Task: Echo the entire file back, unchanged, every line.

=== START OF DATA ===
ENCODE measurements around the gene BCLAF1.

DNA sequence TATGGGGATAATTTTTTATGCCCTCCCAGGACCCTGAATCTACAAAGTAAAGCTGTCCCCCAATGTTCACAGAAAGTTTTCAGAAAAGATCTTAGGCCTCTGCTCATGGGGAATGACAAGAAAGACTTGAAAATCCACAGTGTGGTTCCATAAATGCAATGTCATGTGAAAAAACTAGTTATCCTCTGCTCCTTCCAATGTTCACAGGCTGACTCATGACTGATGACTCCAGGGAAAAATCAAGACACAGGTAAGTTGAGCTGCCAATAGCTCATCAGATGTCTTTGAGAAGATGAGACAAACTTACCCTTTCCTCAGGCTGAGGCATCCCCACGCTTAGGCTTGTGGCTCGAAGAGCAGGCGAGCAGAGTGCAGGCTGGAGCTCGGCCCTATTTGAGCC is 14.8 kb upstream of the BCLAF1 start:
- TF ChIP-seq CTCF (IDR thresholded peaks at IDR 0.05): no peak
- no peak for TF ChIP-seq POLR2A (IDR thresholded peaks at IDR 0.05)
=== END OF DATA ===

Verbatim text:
ENCODE measurements around the gene BCLAF1.

DNA sequence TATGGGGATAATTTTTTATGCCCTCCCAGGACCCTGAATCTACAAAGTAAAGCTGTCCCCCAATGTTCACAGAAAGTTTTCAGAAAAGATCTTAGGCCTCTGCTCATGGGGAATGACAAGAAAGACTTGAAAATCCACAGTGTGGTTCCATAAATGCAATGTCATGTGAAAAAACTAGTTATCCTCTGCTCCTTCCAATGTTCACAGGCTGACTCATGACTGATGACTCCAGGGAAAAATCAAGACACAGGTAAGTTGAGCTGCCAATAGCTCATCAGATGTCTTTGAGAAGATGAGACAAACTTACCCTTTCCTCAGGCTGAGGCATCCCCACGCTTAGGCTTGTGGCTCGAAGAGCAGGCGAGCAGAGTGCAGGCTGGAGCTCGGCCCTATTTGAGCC is 14.8 kb upstream of the BCLAF1 start:
- TF ChIP-seq CTCF (IDR thresholded peaks at IDR 0.05): no peak
- no peak for TF ChIP-seq POLR2A (IDR thresholded peaks at IDR 0.05)